Up and running with Apache Spark on Apache Kudu

Categories: CDH Data Ingestion Data Science General Hadoop How-to Impala Kudu Spark Training Use Case

After the GA of Apache Kudu in Cloudera CDH 5.10, we take a look at the Apache Spark on Kudu integration, share code snippets, and explain how to get up and running quickly, as Kudu is already a first-class citizen in Spark’s ecosystem.

 

As the Apache Kudu development team celebrates the initial 1.0 release launched on September 19, and the most recent 1.2.0 version now GA as part of Cloudera’s CDH 5.10 release, we take a look at Apache Spark and the capabilities already in place for working with Kudu.

The Spark integration with Kudu supports:

          • DDL operations (Create/Delete)
          • Native Kudu RDD
          • Native Kudu Data Source, for DataFrame integration
          • Reading from Kudu
          • Performing insert/update/upsert/delete from Kudu
          • Predicate pushdown
          • Schema mapping between Kudu and Spark SQL

Kudu IS:

          • a replicated and distributed storage engine for fast analytics and fast data
          • a storage engine that provides a balance between high throughput for large scans and low latency for random access and updates
          • a storage engine that provides database-like semantics and a relational data model

Kudu is NOT:

          • a file system
          • an application running on HDFS
          • a replacement for HDFS nor for HBase

Kudu is configured given directories on pre-defined, typical Linux file systems where the table data actually resides. You may dedicate file systems to Kudu alone, or even assign a directory for Kudu table data next to an already existing directory servicing HDFS.   For example, HDFS may be assigned /data1/dfs for HDFS data while Kudu may be configured to store its data in /data1/kudu.

SQL access is available for Kudu tables using SQL engines written that support Kudu as the storage layer. Currently, Impala and Spark SQL provide that capability.  Kudu is a complementary technology to HDFS and HBase as it provides fast sequential scans and fast random access though not scans as fast as sequential scans as Parquet on HDFS or random access as fast as HBase. It also does not provide the NoSQL ad hoc column creation capabilities of HBase and the variety of data formats stored in HDFS, as Kudu mandates structure and strong typing on the content it stores.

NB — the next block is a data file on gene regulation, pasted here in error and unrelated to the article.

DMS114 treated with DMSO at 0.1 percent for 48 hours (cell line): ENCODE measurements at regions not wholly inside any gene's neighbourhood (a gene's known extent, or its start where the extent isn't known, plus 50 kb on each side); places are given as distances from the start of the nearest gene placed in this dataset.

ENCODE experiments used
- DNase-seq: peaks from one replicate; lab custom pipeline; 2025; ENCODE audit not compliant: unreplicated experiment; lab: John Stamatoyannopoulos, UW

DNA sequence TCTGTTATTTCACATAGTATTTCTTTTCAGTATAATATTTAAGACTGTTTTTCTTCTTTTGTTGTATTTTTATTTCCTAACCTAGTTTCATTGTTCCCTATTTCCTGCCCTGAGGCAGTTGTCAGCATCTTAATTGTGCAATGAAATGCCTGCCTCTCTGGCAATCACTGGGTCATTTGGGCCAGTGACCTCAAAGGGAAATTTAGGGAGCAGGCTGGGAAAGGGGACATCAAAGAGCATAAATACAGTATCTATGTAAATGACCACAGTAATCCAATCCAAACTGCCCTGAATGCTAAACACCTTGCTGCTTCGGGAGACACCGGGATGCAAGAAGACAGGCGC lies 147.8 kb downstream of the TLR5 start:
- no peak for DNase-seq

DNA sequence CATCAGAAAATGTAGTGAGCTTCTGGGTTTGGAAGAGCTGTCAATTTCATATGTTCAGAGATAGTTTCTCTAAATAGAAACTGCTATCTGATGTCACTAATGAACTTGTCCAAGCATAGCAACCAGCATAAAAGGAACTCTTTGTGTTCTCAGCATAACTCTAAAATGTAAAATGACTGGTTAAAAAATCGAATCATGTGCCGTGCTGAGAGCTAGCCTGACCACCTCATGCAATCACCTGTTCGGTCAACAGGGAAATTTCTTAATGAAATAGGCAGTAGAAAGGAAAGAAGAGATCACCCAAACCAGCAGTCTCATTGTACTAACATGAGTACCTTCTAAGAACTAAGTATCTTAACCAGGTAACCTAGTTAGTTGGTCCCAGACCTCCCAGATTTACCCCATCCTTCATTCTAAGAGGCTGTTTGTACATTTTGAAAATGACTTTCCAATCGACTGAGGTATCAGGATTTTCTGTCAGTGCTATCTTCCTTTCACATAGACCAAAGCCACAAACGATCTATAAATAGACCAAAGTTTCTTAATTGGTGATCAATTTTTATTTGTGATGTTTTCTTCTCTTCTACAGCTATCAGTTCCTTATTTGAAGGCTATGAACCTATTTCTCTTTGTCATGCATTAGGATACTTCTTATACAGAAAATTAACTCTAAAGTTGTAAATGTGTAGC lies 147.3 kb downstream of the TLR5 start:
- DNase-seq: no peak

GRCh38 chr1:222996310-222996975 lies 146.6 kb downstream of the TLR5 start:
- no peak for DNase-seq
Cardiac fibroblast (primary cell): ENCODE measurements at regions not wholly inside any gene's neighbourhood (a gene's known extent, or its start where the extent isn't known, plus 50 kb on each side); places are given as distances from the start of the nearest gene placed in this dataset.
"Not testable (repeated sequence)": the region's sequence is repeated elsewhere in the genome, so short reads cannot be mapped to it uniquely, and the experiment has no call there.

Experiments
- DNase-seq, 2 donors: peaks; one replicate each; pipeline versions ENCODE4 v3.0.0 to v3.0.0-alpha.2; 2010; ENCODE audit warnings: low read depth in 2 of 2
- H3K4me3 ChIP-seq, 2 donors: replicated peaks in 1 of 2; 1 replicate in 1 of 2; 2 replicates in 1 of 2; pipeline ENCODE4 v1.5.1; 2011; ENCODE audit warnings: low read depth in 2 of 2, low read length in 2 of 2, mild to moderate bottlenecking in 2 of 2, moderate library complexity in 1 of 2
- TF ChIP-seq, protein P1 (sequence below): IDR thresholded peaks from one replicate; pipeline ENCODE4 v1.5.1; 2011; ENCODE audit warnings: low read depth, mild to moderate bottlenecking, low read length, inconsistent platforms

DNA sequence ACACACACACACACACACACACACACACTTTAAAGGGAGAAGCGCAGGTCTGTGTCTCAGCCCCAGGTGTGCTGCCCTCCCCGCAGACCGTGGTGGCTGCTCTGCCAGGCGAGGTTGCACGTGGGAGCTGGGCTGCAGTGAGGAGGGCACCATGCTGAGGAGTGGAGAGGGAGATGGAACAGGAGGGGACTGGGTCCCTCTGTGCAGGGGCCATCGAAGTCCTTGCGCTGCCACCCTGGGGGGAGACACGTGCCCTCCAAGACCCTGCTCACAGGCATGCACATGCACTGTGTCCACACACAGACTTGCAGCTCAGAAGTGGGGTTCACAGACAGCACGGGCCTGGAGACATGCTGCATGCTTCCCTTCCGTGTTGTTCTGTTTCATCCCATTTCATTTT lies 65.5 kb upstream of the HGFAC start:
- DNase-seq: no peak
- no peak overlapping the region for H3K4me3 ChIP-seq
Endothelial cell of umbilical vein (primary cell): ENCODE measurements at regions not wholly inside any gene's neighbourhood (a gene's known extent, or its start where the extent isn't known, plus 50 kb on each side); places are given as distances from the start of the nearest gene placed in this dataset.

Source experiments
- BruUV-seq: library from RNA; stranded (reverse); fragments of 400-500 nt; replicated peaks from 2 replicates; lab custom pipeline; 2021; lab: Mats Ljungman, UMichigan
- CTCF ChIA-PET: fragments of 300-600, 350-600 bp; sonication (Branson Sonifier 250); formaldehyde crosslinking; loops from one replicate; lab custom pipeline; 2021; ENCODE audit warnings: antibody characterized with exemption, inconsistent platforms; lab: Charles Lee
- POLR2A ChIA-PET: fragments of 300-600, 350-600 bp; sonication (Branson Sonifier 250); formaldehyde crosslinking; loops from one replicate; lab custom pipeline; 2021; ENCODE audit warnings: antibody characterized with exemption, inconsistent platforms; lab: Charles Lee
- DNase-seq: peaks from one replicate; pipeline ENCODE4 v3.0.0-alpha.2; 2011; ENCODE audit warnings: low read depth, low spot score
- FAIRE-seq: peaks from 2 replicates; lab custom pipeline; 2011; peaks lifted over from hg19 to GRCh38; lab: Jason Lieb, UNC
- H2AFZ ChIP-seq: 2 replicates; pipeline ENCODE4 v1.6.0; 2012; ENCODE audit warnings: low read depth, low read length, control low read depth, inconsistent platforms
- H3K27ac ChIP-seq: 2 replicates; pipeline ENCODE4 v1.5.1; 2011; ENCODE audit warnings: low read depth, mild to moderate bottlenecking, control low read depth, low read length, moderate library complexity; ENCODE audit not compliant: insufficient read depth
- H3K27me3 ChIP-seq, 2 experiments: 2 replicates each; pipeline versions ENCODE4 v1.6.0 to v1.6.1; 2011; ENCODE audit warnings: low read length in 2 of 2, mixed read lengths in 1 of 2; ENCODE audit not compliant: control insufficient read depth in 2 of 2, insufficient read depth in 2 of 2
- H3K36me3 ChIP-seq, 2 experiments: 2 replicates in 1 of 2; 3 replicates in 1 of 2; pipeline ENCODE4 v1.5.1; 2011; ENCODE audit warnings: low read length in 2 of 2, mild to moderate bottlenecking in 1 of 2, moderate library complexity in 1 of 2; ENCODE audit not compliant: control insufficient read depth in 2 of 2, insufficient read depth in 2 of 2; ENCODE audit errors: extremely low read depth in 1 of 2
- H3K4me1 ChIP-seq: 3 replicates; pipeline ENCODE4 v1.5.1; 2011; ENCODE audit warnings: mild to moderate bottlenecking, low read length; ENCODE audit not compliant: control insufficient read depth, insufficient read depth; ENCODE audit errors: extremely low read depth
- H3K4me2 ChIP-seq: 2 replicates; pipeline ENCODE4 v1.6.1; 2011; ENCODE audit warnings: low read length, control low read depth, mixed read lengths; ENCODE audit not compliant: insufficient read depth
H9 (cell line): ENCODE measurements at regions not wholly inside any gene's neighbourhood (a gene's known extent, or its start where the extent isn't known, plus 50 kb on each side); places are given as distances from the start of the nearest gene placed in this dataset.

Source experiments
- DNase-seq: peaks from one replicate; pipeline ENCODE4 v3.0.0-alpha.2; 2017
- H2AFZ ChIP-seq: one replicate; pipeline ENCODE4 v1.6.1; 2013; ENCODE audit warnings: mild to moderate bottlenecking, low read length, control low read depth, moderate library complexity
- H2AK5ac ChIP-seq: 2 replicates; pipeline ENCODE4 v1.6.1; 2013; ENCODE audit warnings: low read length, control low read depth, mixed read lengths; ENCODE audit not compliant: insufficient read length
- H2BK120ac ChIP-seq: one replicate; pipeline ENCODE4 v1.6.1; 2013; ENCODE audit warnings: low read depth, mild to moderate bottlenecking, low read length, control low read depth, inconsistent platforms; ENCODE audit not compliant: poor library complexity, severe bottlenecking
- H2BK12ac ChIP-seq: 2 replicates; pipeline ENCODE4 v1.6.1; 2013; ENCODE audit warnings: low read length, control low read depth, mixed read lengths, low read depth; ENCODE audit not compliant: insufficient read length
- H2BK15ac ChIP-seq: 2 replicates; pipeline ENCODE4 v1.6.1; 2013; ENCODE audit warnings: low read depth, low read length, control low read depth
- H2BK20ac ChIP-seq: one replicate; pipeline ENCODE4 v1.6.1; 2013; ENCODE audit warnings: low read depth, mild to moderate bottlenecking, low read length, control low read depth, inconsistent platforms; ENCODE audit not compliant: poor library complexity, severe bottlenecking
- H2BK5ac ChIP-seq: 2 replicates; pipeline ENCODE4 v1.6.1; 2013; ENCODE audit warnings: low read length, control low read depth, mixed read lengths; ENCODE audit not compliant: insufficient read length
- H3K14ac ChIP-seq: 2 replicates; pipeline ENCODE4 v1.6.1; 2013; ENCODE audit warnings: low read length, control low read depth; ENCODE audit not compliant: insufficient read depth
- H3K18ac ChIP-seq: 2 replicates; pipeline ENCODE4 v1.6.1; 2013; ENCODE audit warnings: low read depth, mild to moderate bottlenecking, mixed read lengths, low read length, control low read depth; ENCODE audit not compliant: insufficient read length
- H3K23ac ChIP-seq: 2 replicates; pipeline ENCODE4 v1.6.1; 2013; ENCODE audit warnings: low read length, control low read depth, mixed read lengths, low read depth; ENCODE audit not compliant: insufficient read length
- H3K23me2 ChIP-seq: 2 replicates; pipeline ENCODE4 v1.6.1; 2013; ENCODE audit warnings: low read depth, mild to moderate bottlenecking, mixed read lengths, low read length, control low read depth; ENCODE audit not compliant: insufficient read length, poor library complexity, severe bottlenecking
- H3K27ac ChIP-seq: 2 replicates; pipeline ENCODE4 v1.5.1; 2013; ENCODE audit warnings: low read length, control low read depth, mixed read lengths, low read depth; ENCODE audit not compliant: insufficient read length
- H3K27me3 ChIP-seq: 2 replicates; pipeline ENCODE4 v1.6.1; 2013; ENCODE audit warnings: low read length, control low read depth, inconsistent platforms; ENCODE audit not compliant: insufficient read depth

Spark is a processing engine running on top of Kudu, allowing one to integrate various datasets, whether they be on HDFS, HBase, Kudu or other storage engines, into a single application providing a unified view of your data.  Spark SQL in particular nicely aligns with Kudu as Kudu tables already contain a strongly-typed, relational data model.

Setting up your Application

Always refer to the latest documentation found in the Developing Applications with Apache Kudu online documentation.  All examples in this blog post may be found on Github.

At a high level, start your Spark application development by defining the following in your pom.xml file as we build our project using Maven.

Maven repository element

Next, include the Maven dependencies for the kudu-client and kudu-spark_2.10 (2.10 referring to Scala level) artifacts.

Maven artifact dependencies

Make note that the version specified in the example above may change with upcoming releases.

Introducing the KuduContext

By now you may have heard about several contexts such as SparkContext, SQLContext, HiveContext, SparkSession, and now, with Kudu, we introduce a KuduContext.  This is the primary serializable object that can be broadcasted in your Spark application.  This class interacts with the Kudu Java client on your behalf in your Spark executors.

KuduContext provides the methods needed to perform DDL operations, interface with the native Kudu RDD, perform updates/inserts/deletes on your data, convert data types from Kudu to Spark, and more.

Much of the implementation provided here you don’t need to worry about. Just know that such a context exists, and that you will likely interact with this and the DataFrame APIs when working with Kudu in Spark.

Common preamble code

In the above example, we start as usual defining a SparkContext with a SQLContext. To get started with the KuduContext, you simply supply it your list of Kudu Master hostnames with associated port numbers and you’re off to the races.  If you are using the default port number in your installation, 7051, then you do not need to specify the port numbers in this list.

Kudu DDL

We start with examples on how to define your Kudu tables via Spark.  First, the following show simple, yet ever useful, table ‘exists’ and ‘delete’ methods.

Table exists and delete

We now define our Kudu table in five steps:

          1. Provide the table name
          2. Provide the  schema
          3. Provide the primary key